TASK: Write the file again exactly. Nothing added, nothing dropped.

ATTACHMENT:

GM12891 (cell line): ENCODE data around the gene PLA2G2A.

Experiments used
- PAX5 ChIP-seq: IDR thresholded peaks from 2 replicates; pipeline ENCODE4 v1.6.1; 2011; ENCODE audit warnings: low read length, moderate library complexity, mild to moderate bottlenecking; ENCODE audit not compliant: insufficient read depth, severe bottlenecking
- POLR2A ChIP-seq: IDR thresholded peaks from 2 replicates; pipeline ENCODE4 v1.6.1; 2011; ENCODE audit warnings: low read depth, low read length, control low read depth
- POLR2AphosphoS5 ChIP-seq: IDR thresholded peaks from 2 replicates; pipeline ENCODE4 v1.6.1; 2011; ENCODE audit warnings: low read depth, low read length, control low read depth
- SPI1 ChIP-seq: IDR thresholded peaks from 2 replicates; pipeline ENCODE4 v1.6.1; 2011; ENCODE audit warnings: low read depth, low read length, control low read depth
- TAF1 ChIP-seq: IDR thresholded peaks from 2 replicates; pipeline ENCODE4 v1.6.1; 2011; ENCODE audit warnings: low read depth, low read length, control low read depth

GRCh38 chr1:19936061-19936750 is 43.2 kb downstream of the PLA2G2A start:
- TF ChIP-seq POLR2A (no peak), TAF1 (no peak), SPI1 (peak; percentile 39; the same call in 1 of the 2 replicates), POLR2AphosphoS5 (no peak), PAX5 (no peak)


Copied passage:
GM12891 (cell line): ENCODE data around the gene PLA2G2A.

Experiments used
- PAX5 ChIP-seq: IDR thresholded peaks from 2 replicates; pipeline ENCODE4 v1.6.1; 2011; ENCODE audit warnings: low read length, moderate library complexity, mild to moderate bottlenecking; ENCODE audit not compliant: insufficient read depth, severe bottlenecking
- POLR2A ChIP-seq: IDR thresholded peaks from 2 replicates; pipeline ENCODE4 v1.6.1; 2011; ENCODE audit warnings: low read depth, low read length, control low read depth
- POLR2AphosphoS5 ChIP-seq: IDR thresholded peaks from 2 replicates; pipeline ENCODE4 v1.6.1; 2011; ENCODE audit warnings: low read depth, low read length, control low read depth
- SPI1 ChIP-seq: IDR thresholded peaks from 2 replicates; pipeline ENCODE4 v1.6.1; 2011; ENCODE audit warnings: low read depth, low read length, control low read depth
- TAF1 ChIP-seq: IDR thresholded peaks from 2 replicates; pipeline ENCODE4 v1.6.1; 2011; ENCODE audit warnings: low read depth, low read length, control low read depth

GRCh38 chr1:19936061-19936750 is 43.2 kb downstream of the PLA2G2A start:
- TF ChIP-seq POLR2A (no peak), TAF1 (no peak), SPI1 (peak; percentile 39; the same call in 1 of the 2 replicates), POLR2AphosphoS5 (no peak), PAX5 (no peak)